The National Youth Theatre's production of Selfie was a radical retelling of Oscar Wilde’s The Picture of Dorian Gray. Inspired by Wilde’s iconic tale of deception, youth, and vanity, this new staging by Brad Birch and the NYT REP Company brought literature’s most conceited anti-hero back to contemporary theatrical life.
It opened on 8 October 2014 at the Ambassadors Theatre in London's West End, directed by Paul Roseby.
The Setup
The set for Selfie was designed to work on top of the incumbent production of Stomp at the Ambassadors Theatre. The set design included two projectable surfaces. One in the form of a giant portrait frame upstage centre, the other in the form of a downstage full-size flown gauze.
The portrait frame was back-projected to give a crisp, bright image with a short, uninterrupted throw. This ensured the image would be able to sit alongside theatrical lighting with minimum loss of clarity, and sufficient brightness. The projector was flipped 90 degrees to maximise the 1920x1080 resolution and achieve minimum crop of the 16:9 ratio. A super-wide angle lens was also fitted to achieve the required projected area over a very short throw distance.
The gauze was front-projected from the circle balcony to achieve a full-stage projectable area. Acoustic baffles were used to silence the noise of the projector, which was above the audience in the stalls.
Frame Projections
The Dorian Picture
The most important projected element of the show was the titular image of Dorian herself. The image had to be both remarkable and dynamic. It needed to be able to evolve to reflect the story, whilst making full use of the capabilities of video.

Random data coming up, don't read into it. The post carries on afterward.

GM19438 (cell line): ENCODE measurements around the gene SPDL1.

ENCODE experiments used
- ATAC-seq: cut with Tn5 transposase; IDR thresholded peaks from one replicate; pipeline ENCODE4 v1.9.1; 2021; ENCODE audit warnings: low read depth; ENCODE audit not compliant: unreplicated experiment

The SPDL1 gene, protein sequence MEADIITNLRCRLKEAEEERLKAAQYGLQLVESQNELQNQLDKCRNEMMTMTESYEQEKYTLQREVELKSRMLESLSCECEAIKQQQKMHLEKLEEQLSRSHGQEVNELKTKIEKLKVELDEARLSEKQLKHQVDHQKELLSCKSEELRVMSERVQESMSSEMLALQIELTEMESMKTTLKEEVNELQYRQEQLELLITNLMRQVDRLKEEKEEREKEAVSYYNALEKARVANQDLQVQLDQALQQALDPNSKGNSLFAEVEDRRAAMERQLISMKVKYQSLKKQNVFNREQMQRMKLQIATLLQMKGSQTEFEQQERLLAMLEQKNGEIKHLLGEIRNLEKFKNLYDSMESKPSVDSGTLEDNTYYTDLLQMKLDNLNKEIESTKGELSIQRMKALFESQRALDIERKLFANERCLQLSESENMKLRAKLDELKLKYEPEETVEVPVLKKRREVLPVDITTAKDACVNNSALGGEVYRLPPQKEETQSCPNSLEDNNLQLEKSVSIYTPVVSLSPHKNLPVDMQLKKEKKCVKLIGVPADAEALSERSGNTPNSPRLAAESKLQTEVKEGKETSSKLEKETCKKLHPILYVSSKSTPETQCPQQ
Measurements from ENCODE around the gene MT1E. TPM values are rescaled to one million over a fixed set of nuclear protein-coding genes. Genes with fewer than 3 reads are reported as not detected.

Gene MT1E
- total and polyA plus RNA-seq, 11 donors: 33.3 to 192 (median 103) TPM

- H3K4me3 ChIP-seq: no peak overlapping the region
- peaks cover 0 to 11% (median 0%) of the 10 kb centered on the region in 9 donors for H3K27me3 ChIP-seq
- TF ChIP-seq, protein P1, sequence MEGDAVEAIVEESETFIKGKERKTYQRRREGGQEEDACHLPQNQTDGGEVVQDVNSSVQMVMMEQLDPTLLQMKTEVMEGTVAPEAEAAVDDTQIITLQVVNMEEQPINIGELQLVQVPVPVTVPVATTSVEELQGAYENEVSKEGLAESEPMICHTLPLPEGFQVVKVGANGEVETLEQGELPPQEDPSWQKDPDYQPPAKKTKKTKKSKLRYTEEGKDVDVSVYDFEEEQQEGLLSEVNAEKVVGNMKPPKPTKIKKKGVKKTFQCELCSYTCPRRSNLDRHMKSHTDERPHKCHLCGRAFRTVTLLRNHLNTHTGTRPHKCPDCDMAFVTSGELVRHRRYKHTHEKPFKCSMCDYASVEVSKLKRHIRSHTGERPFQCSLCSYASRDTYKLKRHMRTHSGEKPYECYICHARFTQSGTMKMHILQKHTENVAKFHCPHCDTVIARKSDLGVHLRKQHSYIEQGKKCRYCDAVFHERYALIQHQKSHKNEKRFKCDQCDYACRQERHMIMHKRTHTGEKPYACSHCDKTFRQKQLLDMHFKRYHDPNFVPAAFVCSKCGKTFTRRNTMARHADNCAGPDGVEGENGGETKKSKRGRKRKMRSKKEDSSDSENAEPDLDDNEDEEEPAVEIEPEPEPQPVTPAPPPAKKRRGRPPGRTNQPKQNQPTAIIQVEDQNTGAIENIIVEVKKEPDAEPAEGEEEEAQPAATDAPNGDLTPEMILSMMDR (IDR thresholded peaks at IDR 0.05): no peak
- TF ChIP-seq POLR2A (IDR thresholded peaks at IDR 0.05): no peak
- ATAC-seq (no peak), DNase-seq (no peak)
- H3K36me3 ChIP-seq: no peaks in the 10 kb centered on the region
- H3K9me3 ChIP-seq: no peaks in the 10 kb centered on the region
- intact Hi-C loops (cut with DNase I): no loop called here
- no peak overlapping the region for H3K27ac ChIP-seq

The first stage was to obtain the still images that would form the basis of the video design. It was decided that the initial image should be remarkable in the fact that the subject seemed totally unaware of the camera. Unaware of herself. The progression would therefore be that of gradual self-awareness, leading to self-obsession and vanity, as in the story.
Reference images used for the initial Dorian progression shoot.
Photographer Mark Cocksedge shot a series of Dorian portraits that followed our reference images in terms of pose and style. Mark also retouched the images to reflect their position in the sequence, the final images being retouched to the point of distortion and vulgarity.
The Dorian progression in Act 1. Photography and retouch by Mark Cocksedge.
This progression worked for Act 1, but didn't quite provide the horror and shock required to help tell the story in Act 2. Morph and distortion tools were used to distort the final image more and more, including composite elements to achieve an ageing effect. The final image included a skull layer and masking of the original image to create a  'monster' to conclude the show.
The Dorian progression in Act 2.
The advantage of using video to represent the Dorian image was the picture could evolve and morph live on stage, rather than simply jumping from one image to the next. Liquify effects and distortion maps were used to create a morph effect so that the audience could see the evolution of the picture running alongside the main narrative at key moments.
Video design for the Dorian Picture progression (visualisation).
Gauze Projections